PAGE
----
Friday, June 4, 2010


Day One...I pick up the rental car; a Nissan Versa (is it a hatchback?! Ahh, no such luck and this is just fine). It's a sweet little car--only 4,664 miles--and on the drive to Los Angeles, I promise it lots of adventure: high mountain passes, snow, volcanoes, friends, foreign soil, nature galore and maybe even some mild "four-wheeling." First stop is my friend Emily's for a sweet layover and time catching up.

I already miss Jason, and notice that while Emily and I are sitting on her couch talking tonight, I reach out for her and spend most of the conversation with my hand on her legs. Is it because I miss Jason, or because I am feeling more comfortable with touching people. And does it matter why? I think not.

I told Emily that I was going to spend this trip observing God. But I also mean following God--whatever that might look like. I've had this idea for several weeks, now and have been doing it at home. I think time alone in the car will also be a great chance to do so. About the time this thought caught me, I read the following from Pilgrim at Tinker's Creek, by Annie Dillard. In it, she recalls when she used to hide a penny for some lucky passerby to find. Not only would she hide the penny, she would then draw arrows pointing to its location. She wouldn't stick around to find out who the lucky person was though. She goes on to say:

...I've got great plans. I've been thinking about seeing. There are lots of things to see, unwrapped gifts and free surprises. The world is fairly studded and strewn with pennies cast broadside from a generous hand. But--and this is the point--who gets excited by a mere penny? If you follow one arrow, if you crouch motionless on a bank to watch a tremulous ripple thrill on the water and are rewarded by the sight of a muskrat kit paddling from its den, will you count that sight a chip of copper only, and go your rueful way? It is dire poverty indeed when a man is so malnourished and fatigued that he won't stoop to pick up a penny. But if you cultivate a healthy poverty and simplicity, so that finding a penny will literally make your day, then, since the world is in fact planted in pennies, you have with your poverty bought a lifetime of days. What you see is what you get.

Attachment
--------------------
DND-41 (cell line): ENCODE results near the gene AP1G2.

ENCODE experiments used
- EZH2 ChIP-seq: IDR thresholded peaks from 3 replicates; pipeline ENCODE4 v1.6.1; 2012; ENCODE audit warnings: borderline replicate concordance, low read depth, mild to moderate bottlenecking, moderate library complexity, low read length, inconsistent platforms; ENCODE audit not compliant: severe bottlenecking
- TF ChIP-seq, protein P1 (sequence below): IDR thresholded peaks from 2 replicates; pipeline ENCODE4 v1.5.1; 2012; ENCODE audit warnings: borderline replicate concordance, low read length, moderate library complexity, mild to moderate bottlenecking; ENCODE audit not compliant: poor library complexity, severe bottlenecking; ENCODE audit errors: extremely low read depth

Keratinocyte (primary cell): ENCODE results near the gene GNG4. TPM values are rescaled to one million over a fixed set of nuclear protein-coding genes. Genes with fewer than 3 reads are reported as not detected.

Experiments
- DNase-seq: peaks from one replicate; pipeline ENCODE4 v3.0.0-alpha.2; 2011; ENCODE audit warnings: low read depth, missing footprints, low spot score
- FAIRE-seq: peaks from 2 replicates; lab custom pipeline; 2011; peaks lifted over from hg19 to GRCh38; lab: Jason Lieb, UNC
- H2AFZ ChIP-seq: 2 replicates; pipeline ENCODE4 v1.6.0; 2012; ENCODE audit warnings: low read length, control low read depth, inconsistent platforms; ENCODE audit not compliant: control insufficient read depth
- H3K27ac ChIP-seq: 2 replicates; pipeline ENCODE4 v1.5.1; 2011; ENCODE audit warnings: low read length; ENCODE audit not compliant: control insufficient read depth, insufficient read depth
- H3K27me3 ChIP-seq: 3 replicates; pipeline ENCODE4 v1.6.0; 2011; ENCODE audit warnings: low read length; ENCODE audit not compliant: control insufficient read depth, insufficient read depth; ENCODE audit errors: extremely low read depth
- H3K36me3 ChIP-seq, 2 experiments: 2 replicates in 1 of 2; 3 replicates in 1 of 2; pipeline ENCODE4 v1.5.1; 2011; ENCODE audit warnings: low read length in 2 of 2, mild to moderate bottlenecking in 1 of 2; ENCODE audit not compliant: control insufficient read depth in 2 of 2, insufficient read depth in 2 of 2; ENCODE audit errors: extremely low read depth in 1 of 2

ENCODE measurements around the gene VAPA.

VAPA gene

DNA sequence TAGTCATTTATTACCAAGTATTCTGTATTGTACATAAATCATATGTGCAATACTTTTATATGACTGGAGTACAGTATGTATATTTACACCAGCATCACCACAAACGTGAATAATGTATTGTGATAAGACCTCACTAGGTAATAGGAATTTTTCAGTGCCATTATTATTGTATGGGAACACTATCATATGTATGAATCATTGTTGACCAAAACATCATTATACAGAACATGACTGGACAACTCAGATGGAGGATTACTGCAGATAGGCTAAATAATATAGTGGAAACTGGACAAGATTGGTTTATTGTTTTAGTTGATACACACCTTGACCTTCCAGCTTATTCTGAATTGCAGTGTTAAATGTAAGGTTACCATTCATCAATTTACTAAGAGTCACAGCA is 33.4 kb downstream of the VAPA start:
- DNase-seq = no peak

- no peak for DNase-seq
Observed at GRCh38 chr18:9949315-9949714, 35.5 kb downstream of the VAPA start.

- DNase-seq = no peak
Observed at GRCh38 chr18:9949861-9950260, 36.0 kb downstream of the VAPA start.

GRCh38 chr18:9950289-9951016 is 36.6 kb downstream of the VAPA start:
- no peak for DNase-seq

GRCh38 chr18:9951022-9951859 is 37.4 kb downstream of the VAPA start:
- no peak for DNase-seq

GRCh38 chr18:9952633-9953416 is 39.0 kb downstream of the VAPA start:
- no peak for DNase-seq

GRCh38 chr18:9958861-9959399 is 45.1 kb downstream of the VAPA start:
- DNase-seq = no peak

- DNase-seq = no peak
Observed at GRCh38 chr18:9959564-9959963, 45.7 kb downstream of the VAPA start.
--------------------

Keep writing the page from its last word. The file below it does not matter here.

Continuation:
That's how I've been experiencing God lately. I've been noticing God in all these pennies strewn about and enjoying them as expressions of the one who put them there: the hills near Calabasas baking in the afternoon sun, the abundance of cars and people streaming out of L.A. as they head home, the sight of the Jacarandas blooming alongside the L.A. river in Glendale, the tinsel toy and the way it moves as I play with my friend's cat, the feel of Jason as I hug and kiss him good-bye before setting off on this trip, the absolute and amazing satisfaction of being able to walk into a store, buy an adapter for my iPod and 10 literal seconds later hear music pour forth from my iPod through the car stereo, the feeling of being loved and cherished by my dear friend...I could go on and on.

It's only the first day, and already, I'm feeling rich as Croesus.

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